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– Thyroid cancer is the most rapidly increasing cancer in the U.S., with incidence tripling over the past 30 years –
“Cabozantinib has demonstrated encouraging clinical activity in patients
with radioiodine-refractory differentiated thyroid cancer in phase 1 and
2 studies, suggesting it may be a promising treatment option for
patients who have progressed after prior VEGFR-targeting therapy,” said
COSMIC-311 is a multicenter, randomized, double-blind, placebo-controlled phase 3 pivotal trial that aims to enroll approximately 300 patients at approximately 150 sites globally. Patients will be randomized in a 2:1 ratio to receive either cabozantinib 60 mg or placebo once daily.
“With the incidence of thyroid cancer increasing more rapidly than any
other type of cancer in the U.S., and limited options available to
patients whose disease has progressed following anti-VEGFR therapy,
there is an urgent need for new treatments,” said
More information about this trial is available at ClinicalTrials.gov.
About Differentiated Thyroid Carcinoma
Thyroid cancer is commonly diagnosed at a younger age than most other adult cancers and is the most rapidly increasing cancer in the U.S., tripling in incidence in the past three decades.1 Approximately 54,000 new cases of thyroid cancer will be diagnosed in the U.S. in 2018.1 Nearly three out of four of these cases will be in women.1 Cancerous thyroid tumors include differentiated, medullary and anaplastic forms.1
Differentiated thyroid tumors, which make up about 90 percent of all thyroid cancers, are typically treated with surgery followed by ablation of the remaining thyroid with radioiodine.2 Approximately 5 to 15 percent of differentiated thyroid tumors are resistant to radioiodine treatment.3 For these patients, life expectancy is only three to six years from the time metastatic lesions are detected.4,5,6
About CABOMETYX® (cabozantinib)
CABOMETYX tablets are approved in
CABOMETYX is not indicated for radioiodine-refractory DTC.
U.S. Important Safety Information
- Hemorrhage: Severe and fatal hemorrhages have occurred with CABOMETYX. In two RCC studies, the incidence of Grade ≥ 3 hemorrhagic events was 3% in CABOMETYX-treated patients. Do not administer CABOMETYX to patients that have or are at risk for severe hemorrhage.
- Gastrointestinal (GI) Perforations and Fistulas: In RCC studies, fistulas were reported in 1% of CABOMETYX-treated patients. Fatal perforations occurred in patients treated with CABOMETYX. In RCC studies, gastrointestinal (GI) perforations were reported in 1% of CABOMETYX-treated patients. Monitor patients for symptoms of fistulas and perforations, including abscess and sepsis. Discontinue CABOMETYX in patients who experience a fistula which cannot be appropriately managed or a GI perforation.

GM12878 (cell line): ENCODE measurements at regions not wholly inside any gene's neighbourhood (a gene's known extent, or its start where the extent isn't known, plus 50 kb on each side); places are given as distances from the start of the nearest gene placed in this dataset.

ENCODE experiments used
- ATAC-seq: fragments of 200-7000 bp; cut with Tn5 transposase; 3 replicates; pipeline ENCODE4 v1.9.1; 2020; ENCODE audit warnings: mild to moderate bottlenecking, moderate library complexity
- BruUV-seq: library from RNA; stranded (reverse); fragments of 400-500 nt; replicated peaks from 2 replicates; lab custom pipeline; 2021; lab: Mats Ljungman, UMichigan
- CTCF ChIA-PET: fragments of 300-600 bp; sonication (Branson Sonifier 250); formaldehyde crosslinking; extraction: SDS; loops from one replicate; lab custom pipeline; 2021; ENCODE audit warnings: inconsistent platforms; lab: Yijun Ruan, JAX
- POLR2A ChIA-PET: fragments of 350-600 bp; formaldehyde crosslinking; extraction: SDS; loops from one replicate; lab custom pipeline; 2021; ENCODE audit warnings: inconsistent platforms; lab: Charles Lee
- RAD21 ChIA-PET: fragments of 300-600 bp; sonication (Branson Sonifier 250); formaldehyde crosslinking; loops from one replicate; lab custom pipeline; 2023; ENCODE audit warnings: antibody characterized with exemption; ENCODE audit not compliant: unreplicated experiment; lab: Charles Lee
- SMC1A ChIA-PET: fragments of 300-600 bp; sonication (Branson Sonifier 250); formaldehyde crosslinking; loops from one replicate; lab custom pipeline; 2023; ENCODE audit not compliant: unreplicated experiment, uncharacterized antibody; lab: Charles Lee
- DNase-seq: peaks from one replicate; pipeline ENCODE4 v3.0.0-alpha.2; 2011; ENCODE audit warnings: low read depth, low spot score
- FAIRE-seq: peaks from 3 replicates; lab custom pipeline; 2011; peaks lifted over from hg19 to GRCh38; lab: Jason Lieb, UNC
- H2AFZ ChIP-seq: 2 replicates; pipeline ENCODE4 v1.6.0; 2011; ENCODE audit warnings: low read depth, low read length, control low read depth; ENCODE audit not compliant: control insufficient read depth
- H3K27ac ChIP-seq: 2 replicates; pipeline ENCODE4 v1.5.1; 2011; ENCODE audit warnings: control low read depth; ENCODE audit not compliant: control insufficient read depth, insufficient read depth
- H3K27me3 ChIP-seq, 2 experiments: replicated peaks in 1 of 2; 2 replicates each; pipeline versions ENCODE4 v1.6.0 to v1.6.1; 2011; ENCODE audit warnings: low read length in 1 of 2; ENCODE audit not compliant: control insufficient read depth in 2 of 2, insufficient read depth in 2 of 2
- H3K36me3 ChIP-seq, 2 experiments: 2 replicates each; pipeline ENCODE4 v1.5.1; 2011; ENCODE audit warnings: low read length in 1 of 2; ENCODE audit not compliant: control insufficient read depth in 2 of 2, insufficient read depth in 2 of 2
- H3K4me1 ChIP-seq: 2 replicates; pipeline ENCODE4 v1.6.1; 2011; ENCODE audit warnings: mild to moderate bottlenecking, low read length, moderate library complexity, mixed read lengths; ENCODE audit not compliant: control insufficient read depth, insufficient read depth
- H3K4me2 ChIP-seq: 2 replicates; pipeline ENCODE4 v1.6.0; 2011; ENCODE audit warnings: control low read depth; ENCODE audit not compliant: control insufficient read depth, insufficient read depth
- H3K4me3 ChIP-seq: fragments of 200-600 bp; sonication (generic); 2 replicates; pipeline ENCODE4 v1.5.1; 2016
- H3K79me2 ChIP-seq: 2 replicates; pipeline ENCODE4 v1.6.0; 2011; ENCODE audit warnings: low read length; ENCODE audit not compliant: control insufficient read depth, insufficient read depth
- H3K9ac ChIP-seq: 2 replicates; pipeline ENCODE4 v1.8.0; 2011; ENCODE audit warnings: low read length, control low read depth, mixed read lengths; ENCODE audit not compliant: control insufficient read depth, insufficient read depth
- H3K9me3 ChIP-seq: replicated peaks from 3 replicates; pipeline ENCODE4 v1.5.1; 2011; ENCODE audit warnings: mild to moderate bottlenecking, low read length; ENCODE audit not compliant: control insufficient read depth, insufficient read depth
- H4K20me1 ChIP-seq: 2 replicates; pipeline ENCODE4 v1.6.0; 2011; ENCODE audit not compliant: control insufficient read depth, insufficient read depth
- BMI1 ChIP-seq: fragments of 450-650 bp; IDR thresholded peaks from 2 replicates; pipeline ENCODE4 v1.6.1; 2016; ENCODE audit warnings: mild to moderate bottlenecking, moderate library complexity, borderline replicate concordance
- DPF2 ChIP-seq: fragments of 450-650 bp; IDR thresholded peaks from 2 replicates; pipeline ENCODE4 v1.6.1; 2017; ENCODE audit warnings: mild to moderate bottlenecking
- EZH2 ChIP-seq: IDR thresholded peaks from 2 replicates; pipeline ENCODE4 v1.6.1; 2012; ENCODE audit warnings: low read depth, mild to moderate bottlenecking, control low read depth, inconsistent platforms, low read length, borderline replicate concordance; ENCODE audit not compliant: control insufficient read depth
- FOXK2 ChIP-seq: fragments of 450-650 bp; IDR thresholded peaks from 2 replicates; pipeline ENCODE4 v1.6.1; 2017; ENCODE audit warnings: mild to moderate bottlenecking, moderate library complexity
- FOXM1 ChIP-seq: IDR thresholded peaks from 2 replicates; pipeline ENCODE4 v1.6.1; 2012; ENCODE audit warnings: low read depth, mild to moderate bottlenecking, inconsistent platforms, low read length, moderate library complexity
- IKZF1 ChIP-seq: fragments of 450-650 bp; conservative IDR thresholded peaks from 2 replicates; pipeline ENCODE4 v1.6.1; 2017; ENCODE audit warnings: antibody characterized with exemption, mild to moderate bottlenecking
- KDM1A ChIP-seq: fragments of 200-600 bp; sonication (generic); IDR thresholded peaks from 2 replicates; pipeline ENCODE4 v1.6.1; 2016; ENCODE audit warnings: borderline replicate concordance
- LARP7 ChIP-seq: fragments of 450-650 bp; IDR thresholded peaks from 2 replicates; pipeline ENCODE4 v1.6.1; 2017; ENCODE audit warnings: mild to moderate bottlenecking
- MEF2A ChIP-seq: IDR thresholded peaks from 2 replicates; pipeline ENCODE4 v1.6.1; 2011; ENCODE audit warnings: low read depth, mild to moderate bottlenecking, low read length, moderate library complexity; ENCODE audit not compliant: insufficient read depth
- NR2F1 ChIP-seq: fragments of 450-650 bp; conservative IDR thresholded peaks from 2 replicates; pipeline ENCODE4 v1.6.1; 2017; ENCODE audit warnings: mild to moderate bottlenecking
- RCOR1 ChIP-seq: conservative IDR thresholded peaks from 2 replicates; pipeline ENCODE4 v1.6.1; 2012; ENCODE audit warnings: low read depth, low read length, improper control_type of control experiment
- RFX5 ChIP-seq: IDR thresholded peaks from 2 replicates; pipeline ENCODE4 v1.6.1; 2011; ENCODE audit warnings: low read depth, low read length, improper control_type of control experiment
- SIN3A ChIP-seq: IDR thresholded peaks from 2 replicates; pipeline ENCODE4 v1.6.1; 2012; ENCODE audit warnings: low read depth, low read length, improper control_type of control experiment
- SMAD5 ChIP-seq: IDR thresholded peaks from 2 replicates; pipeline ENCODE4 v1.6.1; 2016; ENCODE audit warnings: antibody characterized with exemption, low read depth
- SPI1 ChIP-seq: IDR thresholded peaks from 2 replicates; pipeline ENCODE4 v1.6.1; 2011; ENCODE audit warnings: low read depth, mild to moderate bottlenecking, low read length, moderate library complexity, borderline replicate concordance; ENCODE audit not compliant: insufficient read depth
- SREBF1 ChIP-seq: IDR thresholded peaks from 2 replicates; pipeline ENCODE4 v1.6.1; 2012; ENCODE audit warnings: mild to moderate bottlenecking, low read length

- Thrombotic Events: CABOMETYX treatment results in an increased incidence of thrombotic events. In RCC studies, venous thromboembolism occurred in 9% (including 5% pulmonary embolism) and arterial thromboembolism occurred in 1% of CABOMETYX-treated patients. Fatal thrombotic events occurred in the cabozantinib clinical program. Discontinue CABOMETYX in patients who develop an acute myocardial infarction or any other arterial thromboembolic complication.
- Hypertension and Hypertensive Crisis: CABOMETYX treatment results in an increased incidence of treatment-emergent hypertension, including hypertensive crisis. In RCC studies, hypertension was reported in 44% (18% Grade ≥ 3) of CABOMETYX-treated patients. Monitor blood pressure prior to initiation and regularly during CABOMETYX treatment. Withhold CABOMETYX for hypertension that is not adequately controlled with medical management; when controlled, resume CABOMETYX at a reduced dose. Discontinue CABOMETYX for severe hypertension that cannot be controlled with anti-hypertensive therapy. Discontinue CABOMETYX if there is evidence of hypertensive crisis or severe hypertension despite optimal medical management.
- Diarrhea: In RCC studies, diarrhea occurred in 74% of patients treated with CABOMETYX. Grade 3 diarrhea occurred in 11% of patients treated with CABOMETYX. Withhold CABOMETYX in patients who develop intolerable Grade 2 diarrhea or Grade 3-4 diarrhea that cannot be managed with standard antidiarrheal treatments until improvement to Grade 1; resume CABOMETYX at a reduced dose.